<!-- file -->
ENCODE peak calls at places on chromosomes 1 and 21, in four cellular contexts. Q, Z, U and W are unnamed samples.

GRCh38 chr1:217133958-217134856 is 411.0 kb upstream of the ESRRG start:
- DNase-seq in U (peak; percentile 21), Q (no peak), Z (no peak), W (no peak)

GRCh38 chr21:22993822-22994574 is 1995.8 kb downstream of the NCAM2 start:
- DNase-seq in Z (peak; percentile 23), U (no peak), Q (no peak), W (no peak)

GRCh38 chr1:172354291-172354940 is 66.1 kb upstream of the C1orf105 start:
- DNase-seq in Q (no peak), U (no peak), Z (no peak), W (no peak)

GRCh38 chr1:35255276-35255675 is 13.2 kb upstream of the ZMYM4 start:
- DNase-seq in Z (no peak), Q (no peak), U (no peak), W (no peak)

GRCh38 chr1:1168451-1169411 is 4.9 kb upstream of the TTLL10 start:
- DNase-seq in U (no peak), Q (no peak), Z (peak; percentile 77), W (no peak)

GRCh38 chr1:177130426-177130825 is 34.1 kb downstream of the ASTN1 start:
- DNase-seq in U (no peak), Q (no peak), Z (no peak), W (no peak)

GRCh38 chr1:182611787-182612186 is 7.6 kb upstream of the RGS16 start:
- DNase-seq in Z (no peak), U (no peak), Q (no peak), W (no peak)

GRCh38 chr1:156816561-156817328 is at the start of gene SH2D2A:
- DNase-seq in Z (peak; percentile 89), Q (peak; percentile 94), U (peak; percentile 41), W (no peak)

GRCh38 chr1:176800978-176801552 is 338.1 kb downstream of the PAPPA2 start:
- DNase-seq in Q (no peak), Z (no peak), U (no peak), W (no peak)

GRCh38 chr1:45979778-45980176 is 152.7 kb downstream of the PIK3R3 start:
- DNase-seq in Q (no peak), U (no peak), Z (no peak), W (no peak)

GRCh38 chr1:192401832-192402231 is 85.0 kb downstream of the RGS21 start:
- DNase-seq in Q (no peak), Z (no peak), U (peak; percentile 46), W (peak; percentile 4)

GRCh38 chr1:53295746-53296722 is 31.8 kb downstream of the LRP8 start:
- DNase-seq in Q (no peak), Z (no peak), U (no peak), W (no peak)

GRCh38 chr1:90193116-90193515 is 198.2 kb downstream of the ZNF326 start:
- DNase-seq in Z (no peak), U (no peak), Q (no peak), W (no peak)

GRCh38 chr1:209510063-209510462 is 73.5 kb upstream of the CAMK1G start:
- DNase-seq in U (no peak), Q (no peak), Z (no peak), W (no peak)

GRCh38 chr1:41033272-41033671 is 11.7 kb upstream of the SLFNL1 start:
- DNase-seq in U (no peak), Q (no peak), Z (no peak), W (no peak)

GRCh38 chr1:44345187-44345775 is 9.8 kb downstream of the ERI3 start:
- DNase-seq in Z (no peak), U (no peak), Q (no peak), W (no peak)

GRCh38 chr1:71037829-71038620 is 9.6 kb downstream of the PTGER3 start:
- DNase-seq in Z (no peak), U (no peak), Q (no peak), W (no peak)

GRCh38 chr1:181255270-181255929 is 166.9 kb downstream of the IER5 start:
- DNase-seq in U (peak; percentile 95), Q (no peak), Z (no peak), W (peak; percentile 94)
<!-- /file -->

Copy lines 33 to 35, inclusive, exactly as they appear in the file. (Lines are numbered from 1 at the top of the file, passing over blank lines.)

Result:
- DNase-seq in Z (no peak), U (no peak), Q (no peak), W (no peak)

GRCh38 chr1:71037829-71038620 is 9.6 kb downstream of the PTGER3 start:
- DNase-seq in Z (no peak), U (no peak), Q (no peak), W (no peak)